About the theatre

In the Kyiv center, where the city’s busiest Volodymyrs’ka and Bohdana Khmelnytskoho streets cross, right in the middle between the golden-top Sofia Kyivs’ka and the classic building of Shevchenko National University stands the so called Temple of Muses, the Kyiv’s architecture masterpiece. It bears the name of Taras Shevchenko National Opera of Ukraine. 
The appearance of this magnificent construction was preceded by a misfortune. In February of 1896, after the morning performance of “Eugene Onehin” by P. Tchaikovsky, one of the dressing rooms went on fire. The fire spread in a matter of seconds and in a few hours the City theatre constructed in 1856 according to the project of architect Ivan Shtrom was burnt down to cinder. 
The fire devoured one of the Russian Empire’s best music libraries, costumes and sceneries of many plays. The stage of the Empire’s third (after the Moscow and St. Petersburg theatres) regular theatre was no more. Strangely enough, this wasn’t something exceptional. Only in two years (1889-1891) 22 theatre buildings in Europe and the USA were burnt down. 
Kyiv citizens were very much fond of their cozy (featuring only 849 seats) theatre, so they demanded from the city government to build a new one as soon as possible. As it turned out, they had to wait for 5 years.
After heated discussions and arguing, the government resolved to hold an international contest for the project of Kyiv opera house. About thirty architects from Ukraine, Russia, Germany, France and Italy participated. On the 25th of February, 1897, the results of the competition were announced. The project of the imperial theatre directorate head architect Viktor Shreter was chosen as the best one.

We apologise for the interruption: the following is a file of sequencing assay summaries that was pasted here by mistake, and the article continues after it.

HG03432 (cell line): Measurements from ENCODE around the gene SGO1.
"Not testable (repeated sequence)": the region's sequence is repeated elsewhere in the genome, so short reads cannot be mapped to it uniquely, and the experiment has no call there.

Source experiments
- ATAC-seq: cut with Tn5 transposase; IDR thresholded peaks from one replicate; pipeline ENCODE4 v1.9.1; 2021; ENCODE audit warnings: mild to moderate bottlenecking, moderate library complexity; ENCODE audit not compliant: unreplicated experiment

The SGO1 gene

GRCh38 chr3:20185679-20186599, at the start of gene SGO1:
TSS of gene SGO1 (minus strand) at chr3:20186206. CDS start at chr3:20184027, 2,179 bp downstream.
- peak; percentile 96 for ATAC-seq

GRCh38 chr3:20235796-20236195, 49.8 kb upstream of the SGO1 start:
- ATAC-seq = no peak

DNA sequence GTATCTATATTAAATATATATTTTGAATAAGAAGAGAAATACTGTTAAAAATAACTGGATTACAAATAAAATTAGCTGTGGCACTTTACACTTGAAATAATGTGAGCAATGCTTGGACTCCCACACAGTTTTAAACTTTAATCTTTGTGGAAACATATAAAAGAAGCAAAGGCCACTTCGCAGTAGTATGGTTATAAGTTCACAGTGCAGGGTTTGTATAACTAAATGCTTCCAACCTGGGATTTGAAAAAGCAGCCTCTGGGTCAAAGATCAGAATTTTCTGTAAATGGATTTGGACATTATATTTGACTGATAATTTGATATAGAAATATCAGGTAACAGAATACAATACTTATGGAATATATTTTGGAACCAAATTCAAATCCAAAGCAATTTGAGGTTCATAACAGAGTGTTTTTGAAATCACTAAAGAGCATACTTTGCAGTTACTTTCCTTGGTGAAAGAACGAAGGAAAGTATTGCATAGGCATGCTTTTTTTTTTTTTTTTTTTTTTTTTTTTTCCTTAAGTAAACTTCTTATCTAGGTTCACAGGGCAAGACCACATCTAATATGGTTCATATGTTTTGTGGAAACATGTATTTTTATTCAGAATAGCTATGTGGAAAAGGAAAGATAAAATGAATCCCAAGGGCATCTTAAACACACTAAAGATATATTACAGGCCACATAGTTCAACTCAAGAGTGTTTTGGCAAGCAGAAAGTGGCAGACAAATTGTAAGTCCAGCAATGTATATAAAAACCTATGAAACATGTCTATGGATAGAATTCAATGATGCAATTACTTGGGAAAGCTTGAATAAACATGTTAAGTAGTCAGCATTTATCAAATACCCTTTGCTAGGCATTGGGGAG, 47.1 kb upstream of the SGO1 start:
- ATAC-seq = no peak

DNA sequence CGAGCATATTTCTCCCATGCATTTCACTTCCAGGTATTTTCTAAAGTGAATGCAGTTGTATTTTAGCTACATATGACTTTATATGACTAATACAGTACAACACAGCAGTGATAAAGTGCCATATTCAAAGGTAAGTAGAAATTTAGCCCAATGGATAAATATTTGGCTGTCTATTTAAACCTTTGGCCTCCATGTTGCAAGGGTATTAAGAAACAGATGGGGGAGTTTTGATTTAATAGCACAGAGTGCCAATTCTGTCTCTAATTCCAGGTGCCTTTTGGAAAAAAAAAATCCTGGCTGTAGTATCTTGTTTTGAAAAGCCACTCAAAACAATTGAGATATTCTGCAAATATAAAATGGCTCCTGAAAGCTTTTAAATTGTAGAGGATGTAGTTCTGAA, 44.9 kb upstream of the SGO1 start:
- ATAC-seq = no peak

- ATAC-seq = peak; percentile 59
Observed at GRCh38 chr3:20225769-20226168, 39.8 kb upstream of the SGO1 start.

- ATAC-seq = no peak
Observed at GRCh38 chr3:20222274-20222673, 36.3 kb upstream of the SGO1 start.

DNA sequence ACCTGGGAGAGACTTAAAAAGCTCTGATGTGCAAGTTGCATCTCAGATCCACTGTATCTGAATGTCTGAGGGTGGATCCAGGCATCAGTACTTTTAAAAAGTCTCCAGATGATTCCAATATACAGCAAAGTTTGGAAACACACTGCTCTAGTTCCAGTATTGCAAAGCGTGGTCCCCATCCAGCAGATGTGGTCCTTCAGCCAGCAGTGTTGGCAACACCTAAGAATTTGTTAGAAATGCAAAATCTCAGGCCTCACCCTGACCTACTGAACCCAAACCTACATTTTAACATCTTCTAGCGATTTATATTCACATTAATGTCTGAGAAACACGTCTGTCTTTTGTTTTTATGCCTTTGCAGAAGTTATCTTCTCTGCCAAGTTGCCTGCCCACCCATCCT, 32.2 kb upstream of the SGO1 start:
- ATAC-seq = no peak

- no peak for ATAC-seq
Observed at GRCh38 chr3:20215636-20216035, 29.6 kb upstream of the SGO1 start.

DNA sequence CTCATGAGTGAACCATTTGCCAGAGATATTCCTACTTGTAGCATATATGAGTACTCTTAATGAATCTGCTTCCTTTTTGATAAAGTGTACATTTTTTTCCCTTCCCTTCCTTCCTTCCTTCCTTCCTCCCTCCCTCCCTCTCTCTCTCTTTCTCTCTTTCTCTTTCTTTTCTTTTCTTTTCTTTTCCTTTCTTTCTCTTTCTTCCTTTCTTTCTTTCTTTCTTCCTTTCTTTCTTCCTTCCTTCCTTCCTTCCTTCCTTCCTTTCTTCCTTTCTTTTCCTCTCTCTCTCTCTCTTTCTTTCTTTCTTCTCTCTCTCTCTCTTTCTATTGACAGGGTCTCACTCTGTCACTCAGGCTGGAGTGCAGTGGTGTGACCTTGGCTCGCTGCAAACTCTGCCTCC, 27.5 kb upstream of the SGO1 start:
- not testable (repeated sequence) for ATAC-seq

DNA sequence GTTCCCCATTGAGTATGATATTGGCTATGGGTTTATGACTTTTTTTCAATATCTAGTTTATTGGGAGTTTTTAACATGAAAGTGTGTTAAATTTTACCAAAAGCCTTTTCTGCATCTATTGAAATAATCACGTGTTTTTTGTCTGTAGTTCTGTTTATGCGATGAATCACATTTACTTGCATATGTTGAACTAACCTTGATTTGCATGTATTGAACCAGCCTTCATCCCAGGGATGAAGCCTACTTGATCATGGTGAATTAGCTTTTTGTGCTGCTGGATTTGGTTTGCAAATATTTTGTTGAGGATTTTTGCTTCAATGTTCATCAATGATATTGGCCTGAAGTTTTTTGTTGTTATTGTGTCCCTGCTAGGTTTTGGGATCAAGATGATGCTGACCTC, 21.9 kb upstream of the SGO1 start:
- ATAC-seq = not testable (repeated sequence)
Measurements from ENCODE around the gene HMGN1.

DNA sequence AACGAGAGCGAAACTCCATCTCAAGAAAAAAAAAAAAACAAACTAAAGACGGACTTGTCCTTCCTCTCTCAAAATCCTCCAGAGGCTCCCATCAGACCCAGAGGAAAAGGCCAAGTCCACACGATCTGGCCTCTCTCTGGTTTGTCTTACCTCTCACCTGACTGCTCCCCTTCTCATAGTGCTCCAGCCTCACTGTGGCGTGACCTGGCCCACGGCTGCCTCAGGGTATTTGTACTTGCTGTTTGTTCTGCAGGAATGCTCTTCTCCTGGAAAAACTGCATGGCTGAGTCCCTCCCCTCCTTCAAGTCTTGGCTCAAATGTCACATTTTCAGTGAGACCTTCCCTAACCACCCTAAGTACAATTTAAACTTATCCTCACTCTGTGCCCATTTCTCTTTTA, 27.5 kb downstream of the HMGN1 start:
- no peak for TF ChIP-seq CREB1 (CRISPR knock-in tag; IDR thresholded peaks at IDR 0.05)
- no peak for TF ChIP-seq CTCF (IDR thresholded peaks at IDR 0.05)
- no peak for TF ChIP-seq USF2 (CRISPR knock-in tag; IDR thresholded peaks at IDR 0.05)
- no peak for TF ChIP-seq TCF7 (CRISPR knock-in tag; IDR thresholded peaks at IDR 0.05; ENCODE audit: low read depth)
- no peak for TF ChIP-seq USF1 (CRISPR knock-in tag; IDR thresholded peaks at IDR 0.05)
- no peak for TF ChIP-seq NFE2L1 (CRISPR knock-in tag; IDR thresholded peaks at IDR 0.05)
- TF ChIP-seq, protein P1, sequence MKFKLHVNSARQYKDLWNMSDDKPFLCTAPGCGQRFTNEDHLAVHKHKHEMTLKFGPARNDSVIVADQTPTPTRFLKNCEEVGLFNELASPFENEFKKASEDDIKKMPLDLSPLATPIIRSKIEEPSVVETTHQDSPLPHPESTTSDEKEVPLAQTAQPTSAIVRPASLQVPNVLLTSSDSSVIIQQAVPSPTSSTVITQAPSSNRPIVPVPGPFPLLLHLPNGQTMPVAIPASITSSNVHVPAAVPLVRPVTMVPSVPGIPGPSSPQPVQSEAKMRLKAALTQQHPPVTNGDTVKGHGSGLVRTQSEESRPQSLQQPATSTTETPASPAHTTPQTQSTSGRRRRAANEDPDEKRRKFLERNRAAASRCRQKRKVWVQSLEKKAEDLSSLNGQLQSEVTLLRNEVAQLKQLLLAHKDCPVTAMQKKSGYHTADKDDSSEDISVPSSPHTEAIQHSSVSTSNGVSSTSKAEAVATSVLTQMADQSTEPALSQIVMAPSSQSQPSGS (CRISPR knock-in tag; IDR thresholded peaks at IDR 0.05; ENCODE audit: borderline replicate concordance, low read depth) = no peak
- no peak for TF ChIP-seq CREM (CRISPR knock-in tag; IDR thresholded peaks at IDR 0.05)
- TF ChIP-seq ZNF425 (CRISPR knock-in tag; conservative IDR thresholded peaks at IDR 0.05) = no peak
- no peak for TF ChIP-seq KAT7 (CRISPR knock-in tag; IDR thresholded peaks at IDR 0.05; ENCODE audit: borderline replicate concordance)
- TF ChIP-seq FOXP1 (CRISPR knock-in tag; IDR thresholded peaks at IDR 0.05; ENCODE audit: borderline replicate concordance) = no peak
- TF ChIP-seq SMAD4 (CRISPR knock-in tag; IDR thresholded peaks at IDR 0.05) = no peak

Viktor Shreter Soon Kyiv received 280 drafts that were designed in order to erect an exquisite Neo-Renaissance building. The grant for construction was given to the famous Kyiv architect Vladimir Nikolaev. In 1898 the construction works commenced under his supervision. It was planned to finish the building in two years. However, disregard all the working resources engaged (300-500 workers and 60 horses working simultaneously) it took another year to be completed.
On the 16th of September, 1901 the intrigued audience dressed in their Sunday best came to the long-awaited opening. Viktor Shreter was not among them. He deceased few months before the ceremonial consecration of the new Kyiv Opera. But his creation truly fascinated the imagination of the contemporaries! Half-oval façade richly decorated with stucco work and narrow, deep arches raise the construction upwards. Inside there are Venetian mirrors, gilding, bronze, patterned stucco of walls and ceilings, marble stairways and mosaic floors; elegant velvet armchairs and subtle Viennese lamps; a queen-lamp in the middle of the patterned ceiling…